That’s all good stuff.

Still.

Somewhere, I don’t remember exactly where, I came across a link to Melvin Jules Bukiet’s fantastic essay in the Autumn 2007 The American Scholar, in which Bukiet gleefully dismantles naif-optimistic writing in the Sebold-Eggers-Foer vein, saying (among other things):

Unfortunately, it’s false to all human experience to find “growth” in tragedy. In fact, the dull truth is that pain is tautological. The only thing suffering teaches us is that we are capable of suffering.

When I consider blog posts of a more autobiographical nature, sometimes it seems like the choice is between writing something uplifting, on the one hand, about what I’ve been learning from my life, or writing, on the other hand, the truth.

There once was someone who could reasonably be described as the love of my life — he was certainly the light of my life. In 2007 I watched him die. In 2007 I walked away defeated from what should have been a dream job. In 2007 home ceased to be a refuge. In 2007 my heart broke, regrew and broke again. In 2007 I found that I could no longer count on any of the things I had long assumed my life would hold. In 2007 I watched friends suffer grief that made mine pale.

I have learned this year from the good things, the kindnesses, the friends I found as other friendships dissolved. The emailed poetry and patience and honesty. The cookies. The lizards.

I learned nothing from the hurt except that by itself it did not kill me. And I already knew that much.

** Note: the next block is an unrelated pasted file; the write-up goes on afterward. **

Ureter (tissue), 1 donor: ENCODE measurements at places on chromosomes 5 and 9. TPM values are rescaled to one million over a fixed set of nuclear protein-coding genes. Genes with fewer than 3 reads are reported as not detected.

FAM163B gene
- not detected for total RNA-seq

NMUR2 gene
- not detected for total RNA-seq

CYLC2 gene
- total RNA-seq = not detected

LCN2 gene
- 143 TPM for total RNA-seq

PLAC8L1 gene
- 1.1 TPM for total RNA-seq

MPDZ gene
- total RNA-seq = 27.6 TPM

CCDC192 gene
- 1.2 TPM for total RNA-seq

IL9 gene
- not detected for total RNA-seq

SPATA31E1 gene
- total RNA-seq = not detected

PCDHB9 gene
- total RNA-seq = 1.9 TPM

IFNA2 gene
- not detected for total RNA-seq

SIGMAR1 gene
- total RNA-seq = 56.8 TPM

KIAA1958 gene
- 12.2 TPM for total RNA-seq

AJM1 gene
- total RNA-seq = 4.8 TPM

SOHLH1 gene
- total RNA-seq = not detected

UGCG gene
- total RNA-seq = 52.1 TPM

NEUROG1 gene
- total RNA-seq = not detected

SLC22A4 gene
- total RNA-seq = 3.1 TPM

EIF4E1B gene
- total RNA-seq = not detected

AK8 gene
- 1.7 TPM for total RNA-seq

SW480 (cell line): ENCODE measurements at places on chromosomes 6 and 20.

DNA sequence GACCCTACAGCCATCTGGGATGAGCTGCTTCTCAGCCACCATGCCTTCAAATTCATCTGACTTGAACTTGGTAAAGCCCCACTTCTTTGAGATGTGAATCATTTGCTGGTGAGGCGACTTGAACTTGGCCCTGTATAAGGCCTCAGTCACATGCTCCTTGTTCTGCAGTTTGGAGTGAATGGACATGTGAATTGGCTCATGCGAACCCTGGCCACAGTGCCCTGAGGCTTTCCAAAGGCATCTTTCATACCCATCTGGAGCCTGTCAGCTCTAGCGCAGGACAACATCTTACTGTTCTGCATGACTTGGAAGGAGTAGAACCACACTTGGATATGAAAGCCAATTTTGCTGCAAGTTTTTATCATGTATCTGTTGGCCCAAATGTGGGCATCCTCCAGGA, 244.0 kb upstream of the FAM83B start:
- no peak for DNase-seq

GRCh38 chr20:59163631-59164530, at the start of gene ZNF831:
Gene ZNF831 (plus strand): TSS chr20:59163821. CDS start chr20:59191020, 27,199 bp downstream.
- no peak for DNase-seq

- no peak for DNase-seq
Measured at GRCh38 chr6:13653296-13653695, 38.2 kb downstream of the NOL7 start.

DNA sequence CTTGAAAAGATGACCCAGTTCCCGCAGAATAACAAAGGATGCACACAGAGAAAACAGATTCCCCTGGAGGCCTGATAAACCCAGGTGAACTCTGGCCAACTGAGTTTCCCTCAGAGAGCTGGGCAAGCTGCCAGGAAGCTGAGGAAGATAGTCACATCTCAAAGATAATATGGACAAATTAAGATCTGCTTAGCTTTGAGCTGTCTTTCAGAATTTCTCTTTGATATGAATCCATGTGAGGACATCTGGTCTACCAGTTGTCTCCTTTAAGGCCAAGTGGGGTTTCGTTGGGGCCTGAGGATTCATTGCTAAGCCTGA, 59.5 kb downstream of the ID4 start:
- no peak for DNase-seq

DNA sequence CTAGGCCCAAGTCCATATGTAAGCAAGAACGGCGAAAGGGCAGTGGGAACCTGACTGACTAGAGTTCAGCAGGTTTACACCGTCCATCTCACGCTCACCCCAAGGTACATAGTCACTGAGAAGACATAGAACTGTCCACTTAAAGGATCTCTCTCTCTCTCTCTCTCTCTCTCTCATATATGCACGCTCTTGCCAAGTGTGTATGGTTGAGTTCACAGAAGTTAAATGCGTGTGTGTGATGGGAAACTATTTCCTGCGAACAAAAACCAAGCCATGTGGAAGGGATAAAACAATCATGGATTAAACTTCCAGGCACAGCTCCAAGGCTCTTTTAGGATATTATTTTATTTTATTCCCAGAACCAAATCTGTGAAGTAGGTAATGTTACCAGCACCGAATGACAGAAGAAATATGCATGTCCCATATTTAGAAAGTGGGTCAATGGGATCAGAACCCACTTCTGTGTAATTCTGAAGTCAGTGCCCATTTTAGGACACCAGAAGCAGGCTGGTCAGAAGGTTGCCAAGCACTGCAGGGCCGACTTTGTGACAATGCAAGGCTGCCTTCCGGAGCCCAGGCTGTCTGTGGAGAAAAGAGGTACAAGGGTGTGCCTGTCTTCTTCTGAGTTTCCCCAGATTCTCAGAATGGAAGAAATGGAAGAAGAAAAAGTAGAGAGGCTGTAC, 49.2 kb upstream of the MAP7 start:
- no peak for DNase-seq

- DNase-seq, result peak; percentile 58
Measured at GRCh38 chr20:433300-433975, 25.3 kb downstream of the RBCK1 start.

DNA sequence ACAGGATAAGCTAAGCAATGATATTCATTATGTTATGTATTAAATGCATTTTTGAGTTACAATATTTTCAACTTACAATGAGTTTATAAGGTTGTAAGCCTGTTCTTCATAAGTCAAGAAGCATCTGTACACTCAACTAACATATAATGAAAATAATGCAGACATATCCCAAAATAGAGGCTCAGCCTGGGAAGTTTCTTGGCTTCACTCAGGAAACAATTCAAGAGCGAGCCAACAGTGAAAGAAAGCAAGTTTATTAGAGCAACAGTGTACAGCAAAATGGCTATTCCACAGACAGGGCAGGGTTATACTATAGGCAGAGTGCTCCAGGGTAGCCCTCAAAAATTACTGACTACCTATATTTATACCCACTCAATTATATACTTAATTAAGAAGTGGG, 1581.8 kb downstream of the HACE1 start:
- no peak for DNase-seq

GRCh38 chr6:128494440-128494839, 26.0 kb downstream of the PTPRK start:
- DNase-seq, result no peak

Still, there were many good things about 2007. The best of them is that it is coming to an end.

Arguments fall apart

At the urging of a friend, I finally moved Chinua Achebe’s Things Fall Apart to the top of my reading list, and then read it in a few hours this week. People had been recommending for some time that I read it, and, well, there are just too many damn good books in the world, so I didn’t get to it until now. 

If you haven’t read it, you should. It’s lovely prose, spare and driven, and with complexity beneath the surface that I’ll be exploring in subsequent readings.

And plus, every time a person reads it, a nut gets its wings. After finishing the novel, I recalled an entertaining post Michael Bérubé wrote at Crooked Timber, with one of his trademark post titles dropping coy references to hip and current musical groups so that the young people will find it relevant. The post discussed the usual bleatings by Conservative Academics that the Literary Canon is being eroded by the relentless inclusion of writers who have the temerity to be not-white, or not-male, or not-dead-since-before-the-bleaters-were-born, or some combination of the three. It’s an old argument, an evergreen, and yet no matter how many times the argument is made it never gets any more justifiable. Or for that matter more interesting.

Michael quotes someone quoting someone, a two-level quotation, in this case Rachel Donadio, in the New York Times Sunday Book Review on September 16, quoting Boston College PoliSci professor Alan Wolfe:

One can debate the changing fortunes of writers on the literary stock market, but it’s clear that today the emphasis is on the recent past— at the expense, some argue, of historical perspective. As Alan Wolfe puts it, “Everyone’s read ‘Things Fall Apart’ ”—Chinua Achebe’s novel about postcolonial Nigeria—“but few people have read the Yeats poem that the title comes from.”

Michael goes on to advance a very good argument that the Canon is not a zero-sum enterprise, not a bookshelf of fixed length onto which one can pile only so many Great Books without worthy ones falling off the edges, as is usually the case at my house. And then follows a thread of 139 comments from Crooked Timber’s very well-read commentariat, a couple of which argue with Michael that their kids won’t read any book they’re not forced to on pain of failing grades, seeming to thus imply that this is a failing of the school.